In three different incarnations as a blogger (at the destroyed & defunct A Voyage Thither, then Q-Majin, and now at Both Wearing Black Masks) I have published more than 700 posts. In almost five years! So I decided to review them recently and publish a list of my favorite ten posts of all-time. Most of my favorites, I've discovered, use very concrete examples (like video games or drawings) to make an abstract point. Here's the list:
- The Collapsing Bridge of Ontotheology
- It Shadows Forth
- Heresy as Sophomoric Attempt at Blasphemy
- A Sick Philosopher is Incurable
- Parmenides for Stoners
- Taking G-d out of the Dictionary
- Dwelling in It
- I Had Not Power to Tell
- Literature as Religion
- The Most Boring Post of All-Time
And because my first blog was inaccessible via link (I have it saved in .doc-form), I will republish here my favorite post from my first blog, A Voyage Thither. Enjoy:
ImagismFriday, March 2, 2007When I was a kid--in about 5th grade--I received an assignment to "do a report on Saturn." I asked my mom what that meant. She told me I would have to write down some notes on a notecard and "we'll get a big piece of posterboard for you to make a poster." Before getting the poster, Mom stopped at the library and checked out 2 books on Saturn. Those books had pictures in them (that's all I remember). Eventually, my poster had a royal blue background with a drawing I had drawn with markers. I remember that I struggled to draw what appeared to be Saturn's yellow rings--my yellow marker turned into green the moment it hit the royal blue background. By the time I turned it in, there was also a little 8-inch by 4-inch piece of paper with some words on it (thanks, Mom).This first picture is a picture of Saturn that reminds me of the pictures I saw in the 2 Saturn books that I read when I was 10:See the yellow rings? The background is black, but Mom bought royal blue--no big deal. Isn't Saturn pretty? It looks like one of those Gobstoppers after you've sucked off the top layer and a half. And then those rings. To this day, I cannot imagine anything more mystical than this image. I looked at those pictures of Saturn for days--perhaps 8 or 9 hours in total!--and then I never really looked at pictures of Saturn again. In those 8 or 9 hours I formed a very serious and, I think, permanent bond with Saturn. I identify with Saturn's glowing orange--it looks "lit-from-within," doesn't it? And those rings. If there was ever anything ideal made real, it was those rings. And do you see the shadow-on-the-rings over Saturn's left shoulder?I don't have those books anymore, and don't have access to them. But I would bet my entire personal book-library that the ideal curving lines of the "rings" were somehow unbroken (unshadowed, unshaded). Saturn's rings were not broken when I was a child. This image is interesting--but it is not the Saturn I used to know (the one I identified with).Then: a recent article released by NASA included photographs--new photographs--of "Saturn." Here's one of the new pictures:This is the new picture of Saturn. One of a series of new images of Saturn taken from a different point of view. New pictures of "Saturn" taken from a different perspective.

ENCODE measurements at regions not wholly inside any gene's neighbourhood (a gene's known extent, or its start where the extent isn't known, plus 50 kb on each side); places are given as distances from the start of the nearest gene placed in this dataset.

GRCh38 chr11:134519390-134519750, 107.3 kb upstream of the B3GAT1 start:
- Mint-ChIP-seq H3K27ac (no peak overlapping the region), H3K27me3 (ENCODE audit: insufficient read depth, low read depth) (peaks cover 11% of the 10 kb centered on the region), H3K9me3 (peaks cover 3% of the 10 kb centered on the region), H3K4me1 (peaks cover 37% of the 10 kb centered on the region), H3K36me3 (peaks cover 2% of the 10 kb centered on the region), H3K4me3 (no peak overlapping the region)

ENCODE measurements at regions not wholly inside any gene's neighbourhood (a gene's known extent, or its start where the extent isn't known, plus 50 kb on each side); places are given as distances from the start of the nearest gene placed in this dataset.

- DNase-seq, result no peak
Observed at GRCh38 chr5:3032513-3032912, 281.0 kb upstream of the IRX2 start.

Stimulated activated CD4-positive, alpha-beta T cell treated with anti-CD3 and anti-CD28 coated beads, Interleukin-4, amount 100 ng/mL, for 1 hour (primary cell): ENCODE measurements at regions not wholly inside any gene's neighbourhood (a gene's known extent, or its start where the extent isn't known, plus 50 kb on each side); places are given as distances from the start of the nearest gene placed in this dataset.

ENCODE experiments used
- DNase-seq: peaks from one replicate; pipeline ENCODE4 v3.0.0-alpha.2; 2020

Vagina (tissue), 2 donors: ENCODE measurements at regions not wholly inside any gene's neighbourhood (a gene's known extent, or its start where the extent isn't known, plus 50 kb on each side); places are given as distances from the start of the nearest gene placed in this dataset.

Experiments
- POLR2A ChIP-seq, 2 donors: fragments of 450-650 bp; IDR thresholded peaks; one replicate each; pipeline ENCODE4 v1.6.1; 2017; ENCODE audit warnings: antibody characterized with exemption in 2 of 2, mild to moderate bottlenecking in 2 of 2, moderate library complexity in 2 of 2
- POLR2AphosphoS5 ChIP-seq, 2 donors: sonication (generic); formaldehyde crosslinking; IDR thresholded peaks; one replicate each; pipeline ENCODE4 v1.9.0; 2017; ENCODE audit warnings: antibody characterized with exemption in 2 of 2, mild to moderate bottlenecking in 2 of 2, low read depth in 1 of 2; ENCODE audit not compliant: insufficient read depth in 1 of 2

Any questions? Anyone want to ask me what I think? I have some opinions about Saturn, you might remember.
The Saturn I know will always be two sunsets rolled onto their sides and then backed up against each other. The rings disappear into the distance, but are never fragmented like this. There is no evil black line across Saturn's face like there is in this photograph. Saturn is not a digitized arch-modernist with plans to conquer.
I reject this image of Saturn. We will need to discuss our terms. My favorite color is royal blue.
Tomorrow's topic: Universal Sympathy.